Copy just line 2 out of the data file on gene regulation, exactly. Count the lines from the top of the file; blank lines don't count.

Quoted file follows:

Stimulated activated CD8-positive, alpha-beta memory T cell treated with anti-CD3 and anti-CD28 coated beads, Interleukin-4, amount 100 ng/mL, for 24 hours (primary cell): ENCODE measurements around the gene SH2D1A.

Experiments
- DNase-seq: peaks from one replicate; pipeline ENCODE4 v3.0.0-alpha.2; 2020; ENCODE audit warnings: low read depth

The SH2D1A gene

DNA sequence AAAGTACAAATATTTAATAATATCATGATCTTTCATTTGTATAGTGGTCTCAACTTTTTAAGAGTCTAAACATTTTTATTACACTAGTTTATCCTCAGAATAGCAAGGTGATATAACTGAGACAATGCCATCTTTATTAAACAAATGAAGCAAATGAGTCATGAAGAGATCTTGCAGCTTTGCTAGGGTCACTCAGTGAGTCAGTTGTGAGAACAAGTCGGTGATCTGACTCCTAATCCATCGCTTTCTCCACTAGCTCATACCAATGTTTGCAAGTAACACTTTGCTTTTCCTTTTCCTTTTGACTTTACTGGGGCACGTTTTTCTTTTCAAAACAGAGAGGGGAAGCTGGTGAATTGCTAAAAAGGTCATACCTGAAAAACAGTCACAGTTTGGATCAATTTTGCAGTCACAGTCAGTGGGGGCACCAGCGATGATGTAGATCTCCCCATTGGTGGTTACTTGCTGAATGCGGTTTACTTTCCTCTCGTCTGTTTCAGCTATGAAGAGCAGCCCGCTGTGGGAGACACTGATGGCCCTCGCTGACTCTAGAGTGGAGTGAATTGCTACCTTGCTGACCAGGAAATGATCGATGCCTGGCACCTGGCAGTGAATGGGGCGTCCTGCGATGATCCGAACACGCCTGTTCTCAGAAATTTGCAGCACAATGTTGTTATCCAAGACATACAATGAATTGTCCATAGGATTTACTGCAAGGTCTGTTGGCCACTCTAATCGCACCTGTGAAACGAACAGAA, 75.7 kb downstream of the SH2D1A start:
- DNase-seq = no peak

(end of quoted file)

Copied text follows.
Experiments